Schools across Scotland have been urged to train pupils how to use CPR after a new survey revealed that over a quarter of people would not feel confident to step in and save a life.
According to the latest statistics from the British Heart Foundation (BHF), 26% of Scots wouldn’t perform cardiopulmonary resuscitation if they saw someone suffer a cardiac arrest.
In a study by researchers at the University of Warwick, over 4,000 participants were asked questions about their knowledge of CPR, and whether they would feel confident in performing it on someone who had had a cardiac arrest.
The figures were published ahead of today’s Restart a Heart Day, an annual campaign launched to raise awareness of the importance of learning how to help someone who has fallen ill.
More than 200,000 people from across the UK will be given training, however, James Cant, director of BHF Scotland, said there was still “much more to be done” to make sure people have the knowledge and confidence to step in and help someone in difficulty.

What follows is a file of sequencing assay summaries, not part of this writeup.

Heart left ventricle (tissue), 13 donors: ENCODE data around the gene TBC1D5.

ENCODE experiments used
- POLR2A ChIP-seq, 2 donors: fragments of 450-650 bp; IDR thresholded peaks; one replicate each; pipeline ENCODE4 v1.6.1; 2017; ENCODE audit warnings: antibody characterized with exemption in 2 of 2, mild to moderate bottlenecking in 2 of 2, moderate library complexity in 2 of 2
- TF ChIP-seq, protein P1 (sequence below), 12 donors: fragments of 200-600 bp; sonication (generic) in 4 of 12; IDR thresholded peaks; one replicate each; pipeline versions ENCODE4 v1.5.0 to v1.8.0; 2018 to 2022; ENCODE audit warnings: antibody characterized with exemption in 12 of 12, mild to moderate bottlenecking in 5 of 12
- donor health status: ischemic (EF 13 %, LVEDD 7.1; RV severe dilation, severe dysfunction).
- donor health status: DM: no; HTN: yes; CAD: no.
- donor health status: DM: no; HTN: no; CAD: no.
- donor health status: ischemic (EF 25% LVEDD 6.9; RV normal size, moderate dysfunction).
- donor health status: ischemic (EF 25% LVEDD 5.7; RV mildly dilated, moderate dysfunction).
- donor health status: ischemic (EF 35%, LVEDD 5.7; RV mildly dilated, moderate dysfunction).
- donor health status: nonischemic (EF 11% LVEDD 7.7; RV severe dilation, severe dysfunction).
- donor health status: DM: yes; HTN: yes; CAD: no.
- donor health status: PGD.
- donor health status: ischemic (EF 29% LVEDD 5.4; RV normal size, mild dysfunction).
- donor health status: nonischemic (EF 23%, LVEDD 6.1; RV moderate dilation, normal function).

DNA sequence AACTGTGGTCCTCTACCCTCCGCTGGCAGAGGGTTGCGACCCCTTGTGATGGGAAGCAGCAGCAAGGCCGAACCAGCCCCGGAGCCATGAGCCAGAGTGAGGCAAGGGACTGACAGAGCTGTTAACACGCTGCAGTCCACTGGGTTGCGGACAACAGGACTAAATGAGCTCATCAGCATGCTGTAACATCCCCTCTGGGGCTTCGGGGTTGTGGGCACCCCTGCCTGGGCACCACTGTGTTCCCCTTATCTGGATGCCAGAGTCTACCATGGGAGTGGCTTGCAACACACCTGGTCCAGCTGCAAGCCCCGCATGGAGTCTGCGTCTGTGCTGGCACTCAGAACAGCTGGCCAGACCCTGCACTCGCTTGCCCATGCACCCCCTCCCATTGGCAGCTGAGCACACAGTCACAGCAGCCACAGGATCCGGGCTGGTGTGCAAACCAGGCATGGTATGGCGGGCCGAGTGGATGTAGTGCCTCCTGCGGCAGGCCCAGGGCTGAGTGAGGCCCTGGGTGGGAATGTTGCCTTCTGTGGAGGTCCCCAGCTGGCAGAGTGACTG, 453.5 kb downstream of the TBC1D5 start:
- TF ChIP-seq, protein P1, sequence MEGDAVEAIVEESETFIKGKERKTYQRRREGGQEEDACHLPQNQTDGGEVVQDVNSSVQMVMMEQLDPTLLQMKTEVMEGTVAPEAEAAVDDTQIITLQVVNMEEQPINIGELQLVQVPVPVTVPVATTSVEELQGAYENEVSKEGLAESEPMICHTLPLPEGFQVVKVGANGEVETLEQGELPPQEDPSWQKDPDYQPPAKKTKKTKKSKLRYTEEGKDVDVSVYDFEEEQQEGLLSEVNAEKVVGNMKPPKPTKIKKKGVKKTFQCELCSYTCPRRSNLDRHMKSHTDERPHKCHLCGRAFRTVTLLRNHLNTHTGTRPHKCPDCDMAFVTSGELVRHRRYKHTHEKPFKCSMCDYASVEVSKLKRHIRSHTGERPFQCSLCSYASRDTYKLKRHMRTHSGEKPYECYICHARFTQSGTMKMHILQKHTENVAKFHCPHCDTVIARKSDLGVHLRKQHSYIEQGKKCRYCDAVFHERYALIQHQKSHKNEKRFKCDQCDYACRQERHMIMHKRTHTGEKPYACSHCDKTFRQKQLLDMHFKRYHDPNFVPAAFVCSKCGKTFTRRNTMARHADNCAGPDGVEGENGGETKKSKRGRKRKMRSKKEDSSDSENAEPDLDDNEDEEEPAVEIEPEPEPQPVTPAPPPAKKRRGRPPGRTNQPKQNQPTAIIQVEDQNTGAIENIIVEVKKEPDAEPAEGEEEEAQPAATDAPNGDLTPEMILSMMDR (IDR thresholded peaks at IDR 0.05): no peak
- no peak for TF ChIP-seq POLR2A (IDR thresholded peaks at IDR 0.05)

The organisation has therefore stepped up its calls for local authorities across Scotland to commit to ensuring that all pupils leave secondary school equipped with these life-saving skills.
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Co-leader of Aberdeen City Council, Douglas Lumsden, said: “I left school having learned many things – but unfortunately how to save a life was not one.
“It is vital pupils are given the opportunity to be trained in CPR, and I’m pleased we are in a position to act.”
An Aberdeenshire Council spokesman said: “Aberdeenshire Council is one of eight Scottish local authorities who have committed to providing CPR training to pupils in every academy and we are working with the British Heart Foundation to deliver this life-saving training.”
A spokeswoman for Moray Council said: “Pupils at all secondary schools in Moray are receiving resuscitation and defibrillator training, and S5 and S6 pupils are also offered more advanced BHF training with an accredited award.
“Three quarters of secondary schools in Moray already have BHF Call, Push, Rescue training kits and are part of the Heartstart training programme, with the remaining secondary schools eligible to receive kit.”
Early CPR and defibrillation can more than double the chances of survival in some cases of cardiac arrest.
At present only one in 20 people survive an out-of-hospital cardiac arrest in Scotland.
In Denmark, after the introduction of compulsory CPR training in schools, that statistic improved to one in four.